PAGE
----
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This e-Newsletter offers the most up-to-date and essential news and information about the transition to ICD-10. If you would prefer not to receive these monthly updates, you can change your email preferences in your account.
ICD-10: What Are You Waiting For?
Another new year has started. With ICD-10-CM going "live" next year, now is the time to stop and check on your ICD-10 implementation progress. There has been some speculation lately regarding a delay in implementation of ICD-10, which may be confusing to some offices. Should you delay your plans and wait to begin your provider efforts hoping that we will not have to be prepared on October 1, 2013?
In the January 2009 Federal Register, the Centers for Medicare & Medicaid Services (CMS) stated that none of the alternatives to implementing ICD-10 that were suggested adequately addressed the shortcomings of ICD-9 and that "commenters overwhelmingly supported our proposal to adopt" ICD-10. CMS has recently stated that nothing has changed. The compliance date for ICD-10 is still October 1, 2013 and CMS will be ready on that date to begin accepting claims with ICD-10 codes. The compliance date is federally mandated for conversion.
ICD-10 implementation is not a quick fix. Larger practices may need over a year to implement. Now is the time to assess or reassess and see if you are where you want to be in your ICD-10 implementation timeline. ICD-10 implementation requires resources – time to plan, time to educate, time to execute, time to upgrade systems, etc. Productivity losses, delayed or denied claims, and frustrated staff are a few things that an unprepared office would face. You may be left scrambling: trying to find education and training, trying to get on a vendor's already full schedule, trying to get your provider's documentation ready, trying to get your policies and procedures updated, trying to get everything done in a shortened time frame. Figure out what you need, when you need it, and how you are going to get it lest you risk revenue issues by procrastinating.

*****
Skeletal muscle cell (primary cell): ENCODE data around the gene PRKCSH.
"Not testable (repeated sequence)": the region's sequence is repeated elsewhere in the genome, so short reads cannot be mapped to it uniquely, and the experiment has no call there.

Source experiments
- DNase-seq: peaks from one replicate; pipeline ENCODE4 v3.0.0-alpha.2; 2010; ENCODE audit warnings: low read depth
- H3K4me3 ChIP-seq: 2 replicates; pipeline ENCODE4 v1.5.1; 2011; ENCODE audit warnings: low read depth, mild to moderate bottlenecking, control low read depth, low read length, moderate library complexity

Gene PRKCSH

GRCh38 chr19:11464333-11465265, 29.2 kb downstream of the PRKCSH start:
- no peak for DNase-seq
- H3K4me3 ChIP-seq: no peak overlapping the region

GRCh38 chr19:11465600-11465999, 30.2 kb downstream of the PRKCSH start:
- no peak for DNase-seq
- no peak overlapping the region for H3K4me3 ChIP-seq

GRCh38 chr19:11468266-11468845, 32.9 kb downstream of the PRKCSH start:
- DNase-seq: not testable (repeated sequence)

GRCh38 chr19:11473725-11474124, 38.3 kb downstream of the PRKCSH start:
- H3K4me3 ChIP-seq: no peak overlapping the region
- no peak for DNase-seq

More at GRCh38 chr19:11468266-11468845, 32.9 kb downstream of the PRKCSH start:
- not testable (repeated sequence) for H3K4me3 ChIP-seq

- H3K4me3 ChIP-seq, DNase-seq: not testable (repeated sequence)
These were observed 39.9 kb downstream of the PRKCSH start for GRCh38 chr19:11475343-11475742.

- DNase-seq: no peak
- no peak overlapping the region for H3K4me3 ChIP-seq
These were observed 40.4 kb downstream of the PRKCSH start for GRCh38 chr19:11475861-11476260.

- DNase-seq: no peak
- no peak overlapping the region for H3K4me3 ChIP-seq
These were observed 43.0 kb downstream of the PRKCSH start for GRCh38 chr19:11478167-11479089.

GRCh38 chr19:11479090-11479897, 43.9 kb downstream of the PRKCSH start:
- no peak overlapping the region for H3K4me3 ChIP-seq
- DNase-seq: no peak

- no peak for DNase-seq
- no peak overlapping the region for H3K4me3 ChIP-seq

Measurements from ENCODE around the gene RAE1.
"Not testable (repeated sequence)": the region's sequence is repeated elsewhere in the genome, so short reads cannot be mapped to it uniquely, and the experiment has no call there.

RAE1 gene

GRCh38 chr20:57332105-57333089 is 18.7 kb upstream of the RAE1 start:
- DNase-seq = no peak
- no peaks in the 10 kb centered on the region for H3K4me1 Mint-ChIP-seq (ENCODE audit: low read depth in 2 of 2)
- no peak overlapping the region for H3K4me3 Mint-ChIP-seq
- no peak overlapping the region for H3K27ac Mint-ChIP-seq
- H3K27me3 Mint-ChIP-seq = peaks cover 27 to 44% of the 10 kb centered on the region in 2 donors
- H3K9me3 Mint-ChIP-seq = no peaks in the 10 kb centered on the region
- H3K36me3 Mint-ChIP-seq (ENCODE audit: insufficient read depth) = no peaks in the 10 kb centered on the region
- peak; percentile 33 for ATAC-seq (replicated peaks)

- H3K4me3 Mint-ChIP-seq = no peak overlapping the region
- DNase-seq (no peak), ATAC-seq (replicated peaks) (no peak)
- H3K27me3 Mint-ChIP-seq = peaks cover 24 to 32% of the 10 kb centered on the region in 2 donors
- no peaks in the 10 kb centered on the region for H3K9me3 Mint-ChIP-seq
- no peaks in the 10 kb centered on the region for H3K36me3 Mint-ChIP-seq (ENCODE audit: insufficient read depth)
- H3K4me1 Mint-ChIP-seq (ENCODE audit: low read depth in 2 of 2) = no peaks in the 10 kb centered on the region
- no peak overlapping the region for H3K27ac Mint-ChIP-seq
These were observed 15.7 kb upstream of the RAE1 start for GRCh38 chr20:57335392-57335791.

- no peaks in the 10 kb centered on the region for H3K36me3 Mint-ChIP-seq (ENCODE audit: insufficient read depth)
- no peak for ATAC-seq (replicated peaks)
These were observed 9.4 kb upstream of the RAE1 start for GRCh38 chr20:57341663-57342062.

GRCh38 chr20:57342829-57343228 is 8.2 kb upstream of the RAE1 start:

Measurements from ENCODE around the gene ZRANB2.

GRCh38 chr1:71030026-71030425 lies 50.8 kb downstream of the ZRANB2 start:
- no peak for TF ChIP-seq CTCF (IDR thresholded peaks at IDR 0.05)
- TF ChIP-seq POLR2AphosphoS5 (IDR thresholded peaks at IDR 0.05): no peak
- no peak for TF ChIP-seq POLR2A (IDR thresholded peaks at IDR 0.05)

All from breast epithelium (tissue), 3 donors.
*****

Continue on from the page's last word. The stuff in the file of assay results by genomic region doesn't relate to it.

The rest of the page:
IN THE NEWS
2012 ICD-10-CM Codes Now Available
CMS has released the 2012 ICD-10 codes and GEMs files for use. Vendors will have the new code books available at the beginning of March. You can find the new guidelines and codes here.
Patient at 24 weeks and 3/7 days presents today for a check-up. She has gestational diabetes that has been well controlled on insulin. Recently, she began to have more problems with her control. Her blood sugar recordings were reviewed and found to be out of optimal range. She called last week regarding an appointment and I ordered an HbA1C, which is available today and not in an acceptable range. A detailed physical exam was performed. We will adjust her insulin, have her call back tomorrow, and we will see her at the end of the week. She will continue to monitor her glucose and keep her diary. We discussed when her range would be too high, when she should call us immediately, and when she should present to an urgent care or emergency department for immediate care if we were unavailable.
ASSESSMENT: Gestational diabetes, not well-controlled. Increase insulin and follow plan outlined above.
O24.414 Gestational diabetes mellitus in pregnancy, insulin controlled
Z3A.24 24 weeks gestation of pregnancy
Rationale: In ICD-10-CM, codes for diabetes mellitus in pregnancy are broken down by whether the diabetes is gestational or pre-existing. Codes for gestational diabetes (as in the example above) are further broken down by how the diabetes is controlled (diet, insulin, or unspecified). In 2012 new codes were added to state the specific week of gestation of the pregnancy. In this case, the patient is at 24 weeks, so code Z3A.24 was added to the code assignment.
ICD-10 Implementation Strategies
In this section, we share strategies to help your practice successfully implement ICD-10-CM. Please remember to track your progress in your ICD-10 Implementation Tracker on AAPC's website.
Communication is an essential element for ICD-10 implementation. Now is the time to check for possible areas of weakness in communication. Do a spot check to make sure that everyone knows what is currently in place for your organization's implementation and that people are taking advantage of the opportunities offered. You should make sure that the right people are receiving the right message at the right time. All departments and staff have to work together for the common goal of transitioning to ICD-10. Good communication (via face-to-face meetings, audio conferences, emails, intranet, etc.) keeps everyone engaged and vested in the process.
Recently a new white paper was published on providers and coding professionals working together for ICD-10 compliance. Download A New Dynamic in the Relationship Between Clinicians and Coding Professionals.